Affects Version/s: 2.6.0
Fix Version/s: None
Microsoft Windows, all versions
winutils.exe was apparently created as a stopgap measure to allow Hadoop to "work" on Windows platforms, because the NativeIO libraries aren't implemented there (edit: even NativeIO probably doesn't cover the operations that winutils.exe is used for). Rather than building a DLL that makes native OS calls, the creators of winutils.exe must have decided that it would be more expedient to create an EXE to carry out file system operations in a linux-like fashion. Unfortunately, like many stopgap measures in software, this one has persisted well beyond its expected lifetime and usefulness. My team creates software that runs on Windows and Linux, and winutils.exe is probably responsible for 20% of all issues we encounter, both during development and in the field.
Problem #1 with winutils.exe is that it is simply missing from many popular distros and/or the client-side software installation for said distros, when supplied, fails to install winutils.exe. Thus, as software developers, we are forced to pick one version and distribute and install it with our software.
Which leads to problem #2: winutils.exe are not always compatible. In particular, MapR MUST have its winutils.exe in the system path, but doing so breaks the Hadoop distro for every other Hadoop vendor. This makes creating and maintaining test environments that work with all of the Hadoop distros we want to test unnecessarily tedious and error-prone.
Problem #3 is that the mechanism by which you inform the Hadoop client software where to find winutils.exe is poorly documented and fragile. First, it can be in the PATH. If it is in the PATH, that is where it is found. However, the documentation, such as it is, makes no mention of this, and instead says that you should set the HADOOP_HOME environment variable, which does NOT override the winutils.exe found in your system PATH.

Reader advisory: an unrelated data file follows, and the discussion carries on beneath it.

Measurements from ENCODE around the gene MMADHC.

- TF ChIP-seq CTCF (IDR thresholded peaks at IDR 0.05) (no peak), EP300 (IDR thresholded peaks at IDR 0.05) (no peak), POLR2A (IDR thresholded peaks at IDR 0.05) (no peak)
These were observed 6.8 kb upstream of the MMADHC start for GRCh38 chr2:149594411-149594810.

Which leads to problem #4: There is no logging that says where winutils.exe was actually found and loaded. Because of this, fixing problems of finding the wrong winutils.exe are extremely difficult.
Problem #5 is that most of the time, such as when accessing straight up HDFS and YARN, one does not need winutils.exe. But if it is missing, the log messages complain about its absence. When we are trying to diagnose an obscure issue in Hadoop (of which there are many), the presence of this red herring leads to all sorts of time wasted until someone on the team points out that winutils.exe is not the problem, at least not this time.
Problem #6 is that errors and stack traces from issues involving winutils.exe are not helpful. The Java stack trace ends at the ProcessBuilder call. Only through bitter experience is one able to connect the dots from "ProcessBuilder is the last thing on the stack" to "something is wrong with winutils.exe".
Note that none of these involve running Hadoop on Windows. They are only encountered when using Hadoop client libraries to access a cluster from Windows.